CTRL, ALT, REPEAT – Why short-sighted digitisation strategies may see businesses revert to analogue

This is a guest blogpost by Stuart Bernard, Iron Mountain’s VP of Digital Solutions. In it he writes about a new study suggesting Covid-driven digitisation of business processes could be short-lived.

Around the world, Covid-19 and the need to enable remote operations has accelerated the digitisation of business processes. But while these technologies have undoubtedly delivered a range of business benefits, new research suggests an ‘off-the-shelf, quick fix’ approach to transformation may see this progress scrapped as many revert to analogue data access post-pandemic.

Business processes play a critical role in ensuring companies function effectively. Governing the way objectives are achieved, they impact every part of an organisation. However, it is an unfortunate fact that processes in many companies are rife with inefficiency.

Data and knowledge handling provides a good example. From the cost of managing and storing paper-based records, to accessing archive files, legacy processes relating to this vital business function are error-prone, costly and time consuming.

A seismic shift

Digitising business processes is a proven way of optimising operations, and most organisations have transformation plans already in place. But the day-to-day pressures of business mean these initiatives are often considered low priority and delayed as a result.

That was, until Covid-19. Almost overnight, remote operations became critical to business survival. So urgent was the need to transform, that new digital solutions were rolled-out in timescales previously thought impossible.

A backwards step

Our new report, surveying 1,000 IT professionals responsible for managing business data in enterprises (250+ employees)*, shows that IT support (49%), customer relationship management (36%) and team resource management (34%) were the top processes digitised in response to lockdown. And despite digital solutions only being in place for a relatively short period of time, the research shows respondents are already reaping the rewards:

  • 27% report increased productivity (the most common reported benefit)
  • 20% have experienced time savings
  • 13% have seen data quality increase
  • 12% have been able to cut costs

At a time when businesses face unprecedented disruption, it is clear digital transformation has been invaluable in helping them adapt to a new normal. But moving beyond the initial response, the survey suggests something counterintuitive and rather worrying is happening.

To gain an understanding of how organisations might benefit from new digital tools in the medium- to long-term, respondents were asked about their use post-pandemic. Researchers were surprised to find a staggering 57% fear their company will revert to less efficient, analogue means of accessing data.

The curse of the quick fix

So, why would an organisation allow this to happen? One explanation lies in the incredibly constrained timeframes that Covid-driven transformation took place in.

In the confusion and stress of the early outbreak, business leaders were under huge pressure to make rapid-fire decisions to keep their organisations functioning. Due to the urgent nature of this task, it was inevitable that some would opt for off-the-shelf ‘quick fixes’, rather than solutions designed for longevity.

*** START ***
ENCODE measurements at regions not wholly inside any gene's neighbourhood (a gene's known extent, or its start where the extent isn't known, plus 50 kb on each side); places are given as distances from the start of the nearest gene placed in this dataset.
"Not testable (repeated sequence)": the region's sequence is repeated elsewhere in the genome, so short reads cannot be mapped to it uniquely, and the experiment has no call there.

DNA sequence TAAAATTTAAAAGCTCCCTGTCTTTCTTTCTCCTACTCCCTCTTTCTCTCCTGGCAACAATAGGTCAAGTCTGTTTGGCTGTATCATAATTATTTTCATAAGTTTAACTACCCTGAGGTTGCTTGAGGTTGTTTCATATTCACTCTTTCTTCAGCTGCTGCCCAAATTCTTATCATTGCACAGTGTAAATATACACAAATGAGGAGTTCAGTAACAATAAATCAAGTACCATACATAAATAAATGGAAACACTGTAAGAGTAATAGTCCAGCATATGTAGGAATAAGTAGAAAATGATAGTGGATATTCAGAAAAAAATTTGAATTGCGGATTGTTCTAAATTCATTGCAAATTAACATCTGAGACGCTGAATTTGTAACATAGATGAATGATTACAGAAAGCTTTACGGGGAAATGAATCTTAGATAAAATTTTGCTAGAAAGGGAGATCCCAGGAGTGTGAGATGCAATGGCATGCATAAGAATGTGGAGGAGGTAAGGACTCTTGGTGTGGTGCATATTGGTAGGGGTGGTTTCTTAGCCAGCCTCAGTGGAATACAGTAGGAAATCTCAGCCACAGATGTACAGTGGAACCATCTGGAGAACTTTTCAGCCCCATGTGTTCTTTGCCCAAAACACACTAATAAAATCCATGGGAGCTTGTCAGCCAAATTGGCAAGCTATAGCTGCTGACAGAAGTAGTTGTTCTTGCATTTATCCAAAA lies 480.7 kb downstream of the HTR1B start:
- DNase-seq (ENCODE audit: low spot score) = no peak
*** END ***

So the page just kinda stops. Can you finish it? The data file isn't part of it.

Similarly, with leadership working at pace to Covid-proof their operations, it is highly likely some of this decision-making took place in silo. By failing to consider the broader impact across business units, these organisations will find a lack of integration means solutions fail to meet their fundamental business needs.

From response to recovery

Addressing this situation means recognising that digital backtrack is not an option. A recent Gartner report suggests 82% of companies will transition to a part-time remote working model. As a result, it is just not desirable nor practical to even consider a return to paper-based files, analogue process and physical access.

Remaining competitive means critical business process must adapt and modernise. The coronavirus crisis has wrought an awful toll on our societies and our economies – we must use the experience to ensure we are better prepared for any large-scale disruption in the future.

As we move past the initial response, it is time to take stock and begin the recovery. This means assessing what worked well and where further work may still be required. This could mean new technology, better integration of existing systems or perhaps the introduction of new internal comms and training for staff.

Crucially, ensuring longevity of digital initiatives is very much dependent on selecting the right technology providers. Digitisation can be complex, and every business will have a different transformation journey. It is essential providers are positioned to act as a true partner, providing expert consultancy and support, as opposed to just a vendor selling product.

Digitisation may have accelerated due to a one-off emergency event. Now the barriers to transformation have come down, it is vital we lock it in place to safeguard our recovery for the long-term.

*Iron Mountain Business Process Survey: August 2020, Censuswide – 1000 respondents responsible for data management aged 20+ in companies with more than 250 employees in UK, Germany, France, Spain and the Netherlands.

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